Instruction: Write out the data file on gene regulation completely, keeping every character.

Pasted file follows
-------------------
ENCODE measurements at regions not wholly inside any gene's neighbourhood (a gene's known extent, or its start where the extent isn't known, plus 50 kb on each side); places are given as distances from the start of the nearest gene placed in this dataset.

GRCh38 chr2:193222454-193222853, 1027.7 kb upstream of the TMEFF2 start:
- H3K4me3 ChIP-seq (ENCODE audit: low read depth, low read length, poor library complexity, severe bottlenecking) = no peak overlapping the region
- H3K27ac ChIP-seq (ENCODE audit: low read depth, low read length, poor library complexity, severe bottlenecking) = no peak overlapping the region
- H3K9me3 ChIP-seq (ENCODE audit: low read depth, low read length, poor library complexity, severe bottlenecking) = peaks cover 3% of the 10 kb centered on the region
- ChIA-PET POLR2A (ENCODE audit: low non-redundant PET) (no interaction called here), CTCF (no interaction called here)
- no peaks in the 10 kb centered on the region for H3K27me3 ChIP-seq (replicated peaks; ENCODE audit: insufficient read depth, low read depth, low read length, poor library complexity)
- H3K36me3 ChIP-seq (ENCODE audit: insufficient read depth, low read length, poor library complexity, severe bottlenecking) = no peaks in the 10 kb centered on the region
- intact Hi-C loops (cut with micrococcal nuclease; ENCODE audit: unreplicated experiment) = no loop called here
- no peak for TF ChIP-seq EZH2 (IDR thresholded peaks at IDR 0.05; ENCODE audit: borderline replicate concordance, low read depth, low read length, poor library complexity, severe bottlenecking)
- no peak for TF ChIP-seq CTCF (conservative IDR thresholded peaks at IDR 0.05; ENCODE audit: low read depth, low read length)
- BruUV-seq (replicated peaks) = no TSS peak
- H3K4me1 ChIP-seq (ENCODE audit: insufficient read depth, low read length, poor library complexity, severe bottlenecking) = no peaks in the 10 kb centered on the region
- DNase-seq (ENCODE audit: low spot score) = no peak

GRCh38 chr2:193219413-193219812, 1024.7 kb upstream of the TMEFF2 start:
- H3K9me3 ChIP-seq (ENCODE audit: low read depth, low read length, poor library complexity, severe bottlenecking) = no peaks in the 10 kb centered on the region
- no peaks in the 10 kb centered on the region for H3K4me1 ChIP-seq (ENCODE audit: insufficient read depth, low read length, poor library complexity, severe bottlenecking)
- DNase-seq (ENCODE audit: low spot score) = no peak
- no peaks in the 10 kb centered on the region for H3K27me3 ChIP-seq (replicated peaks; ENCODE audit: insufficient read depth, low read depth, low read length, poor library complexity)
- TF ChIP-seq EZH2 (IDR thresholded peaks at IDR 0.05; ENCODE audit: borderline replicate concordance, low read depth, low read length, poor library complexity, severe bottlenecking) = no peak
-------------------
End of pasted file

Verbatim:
ENCODE measurements at regions not wholly inside any gene's neighbourhood (a gene's known extent, or its start where the extent isn't known, plus 50 kb on each side); places are given as distances from the start of the nearest gene placed in this dataset.

GRCh38 chr2:193222454-193222853, 1027.7 kb upstream of the TMEFF2 start:
- H3K4me3 ChIP-seq (ENCODE audit: low read depth, low read length, poor library complexity, severe bottlenecking) = no peak overlapping the region
- H3K27ac ChIP-seq (ENCODE audit: low read depth, low read length, poor library complexity, severe bottlenecking) = no peak overlapping the region
- H3K9me3 ChIP-seq (ENCODE audit: low read depth, low read length, poor library complexity, severe bottlenecking) = peaks cover 3% of the 10 kb centered on the region
- ChIA-PET POLR2A (ENCODE audit: low non-redundant PET) (no interaction called here), CTCF (no interaction called here)
- no peaks in the 10 kb centered on the region for H3K27me3 ChIP-seq (replicated peaks; ENCODE audit: insufficient read depth, low read depth, low read length, poor library complexity)
- H3K36me3 ChIP-seq (ENCODE audit: insufficient read depth, low read length, poor library complexity, severe bottlenecking) = no peaks in the 10 kb centered on the region
- intact Hi-C loops (cut with micrococcal nuclease; ENCODE audit: unreplicated experiment) = no loop called here
- no peak for TF ChIP-seq EZH2 (IDR thresholded peaks at IDR 0.05; ENCODE audit: borderline replicate concordance, low read depth, low read length, poor library complexity, severe bottlenecking)
- no peak for TF ChIP-seq CTCF (conservative IDR thresholded peaks at IDR 0.05; ENCODE audit: low read depth, low read length)
- BruUV-seq (replicated peaks) = no TSS peak
- H3K4me1 ChIP-seq (ENCODE audit: insufficient read depth, low read length, poor library complexity, severe bottlenecking) = no peaks in the 10 kb centered on the region
- DNase-seq (ENCODE audit: low spot score) = no peak

GRCh38 chr2:193219413-193219812, 1024.7 kb upstream of the TMEFF2 start:
- H3K9me3 ChIP-seq (ENCODE audit: low read depth, low read length, poor library complexity, severe bottlenecking) = no peaks in the 10 kb centered on the region
- no peaks in the 10 kb centered on the region for H3K4me1 ChIP-seq (ENCODE audit: insufficient read depth, low read length, poor library complexity, severe bottlenecking)
- DNase-seq (ENCODE audit: low spot score) = no peak
- no peaks in the 10 kb centered on the region for H3K27me3 ChIP-seq (replicated peaks; ENCODE audit: insufficient read depth, low read depth, low read length, poor library complexity)
- TF ChIP-seq EZH2 (IDR thresholded peaks at IDR 0.05; ENCODE audit: borderline replicate concordance, low read depth, low read length, poor library complexity, severe bottlenecking) = no peak